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Amazon founder Jeff Bezos' next conquest: Outer space?
The billionaire's secretive aerospace company, Blue Origin, tests a new pusher rocket system
 
Jeff Bezos' rocket makes a successful launch on Oct. 19.
Jeff Bezos' rocket makes a successful launch on Oct. 19.
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Amazon founder Jeff Bezos, having already conquered e-books and really fast shipping, has his sights on the stars. His privately owned, super-secretive aerospace company, Blue Origin, successfully tested a new rocket escape system on Friday, launching an emergency capsule prototype 2,307 feet into the air before deploying a landing parachute. (Watch the launch below.) "The Blue Origin team worked hard and smart to pull off this first test of our suborbital Crew Capsule escape system," wrote Bezos on the Blue Origin website. And it's not even the space firm's biggest accomplishment this month, says Space.com:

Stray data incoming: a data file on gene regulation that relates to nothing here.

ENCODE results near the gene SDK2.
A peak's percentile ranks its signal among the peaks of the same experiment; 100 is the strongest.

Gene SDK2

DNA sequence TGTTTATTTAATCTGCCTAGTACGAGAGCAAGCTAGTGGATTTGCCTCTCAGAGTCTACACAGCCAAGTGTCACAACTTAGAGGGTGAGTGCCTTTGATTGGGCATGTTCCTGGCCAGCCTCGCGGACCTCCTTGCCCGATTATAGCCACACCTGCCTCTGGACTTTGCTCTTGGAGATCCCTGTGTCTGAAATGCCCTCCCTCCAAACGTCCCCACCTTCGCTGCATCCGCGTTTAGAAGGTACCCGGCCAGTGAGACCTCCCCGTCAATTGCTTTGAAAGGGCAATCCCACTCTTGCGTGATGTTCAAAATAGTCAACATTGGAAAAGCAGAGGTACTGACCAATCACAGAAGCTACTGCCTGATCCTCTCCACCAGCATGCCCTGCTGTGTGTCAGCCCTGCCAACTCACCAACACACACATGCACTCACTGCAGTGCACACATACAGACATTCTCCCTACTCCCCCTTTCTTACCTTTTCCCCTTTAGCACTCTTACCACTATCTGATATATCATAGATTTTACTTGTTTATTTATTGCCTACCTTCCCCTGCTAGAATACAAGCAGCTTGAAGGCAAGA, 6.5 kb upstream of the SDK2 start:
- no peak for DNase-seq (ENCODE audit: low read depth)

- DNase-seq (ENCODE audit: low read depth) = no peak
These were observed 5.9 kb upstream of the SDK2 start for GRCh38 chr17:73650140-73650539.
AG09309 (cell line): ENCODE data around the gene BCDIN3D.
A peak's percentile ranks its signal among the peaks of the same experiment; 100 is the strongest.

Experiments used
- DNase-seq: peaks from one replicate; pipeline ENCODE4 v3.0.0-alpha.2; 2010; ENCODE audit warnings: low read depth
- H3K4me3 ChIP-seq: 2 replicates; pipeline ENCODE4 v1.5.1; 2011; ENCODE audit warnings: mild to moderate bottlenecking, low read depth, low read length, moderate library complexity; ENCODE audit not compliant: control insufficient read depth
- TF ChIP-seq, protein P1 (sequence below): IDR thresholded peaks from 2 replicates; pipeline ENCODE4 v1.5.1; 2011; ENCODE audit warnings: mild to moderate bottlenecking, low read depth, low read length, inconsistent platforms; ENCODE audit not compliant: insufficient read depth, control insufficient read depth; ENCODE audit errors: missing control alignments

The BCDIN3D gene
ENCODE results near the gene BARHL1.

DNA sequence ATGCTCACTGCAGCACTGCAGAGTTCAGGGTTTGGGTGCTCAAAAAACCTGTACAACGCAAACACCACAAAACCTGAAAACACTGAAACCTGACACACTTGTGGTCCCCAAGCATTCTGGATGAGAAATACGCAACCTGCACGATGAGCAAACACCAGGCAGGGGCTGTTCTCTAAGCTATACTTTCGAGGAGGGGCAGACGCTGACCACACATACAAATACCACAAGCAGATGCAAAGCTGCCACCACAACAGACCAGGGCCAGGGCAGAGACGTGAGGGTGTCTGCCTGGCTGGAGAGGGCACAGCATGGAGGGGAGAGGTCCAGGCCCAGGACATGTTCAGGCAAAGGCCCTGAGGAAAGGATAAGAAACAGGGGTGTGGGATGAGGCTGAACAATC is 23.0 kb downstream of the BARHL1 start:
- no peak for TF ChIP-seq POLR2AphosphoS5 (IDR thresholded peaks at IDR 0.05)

Earlier this month, the company conducted a test of the rocket engine that will blast the Space Vehicle to orbit, powering it up to its maximum 100,000 pounds of thrust on a stand at NASA's Stennis Space Center in Mississippi.

In the past three years, NASA, which is beginning to rely on private sector firms like SpaceX to transport crew to and from the International Space Station, has awarded money to Blue Origin to the tune of $26 million. This last test of a "pusher" escape system — which is designed for emergency evacuations before a launch rocket reaches space — is extremely important for the future of the company, says Alex Knapp at Forbes:

This is a key milestone in Blue Origin's steps towards getting its craft certified by NASA for potential use in transporting people and cargo, and the successful test will help guide further design of Blue Origin's spacecraft. 

Watch the test here:

 

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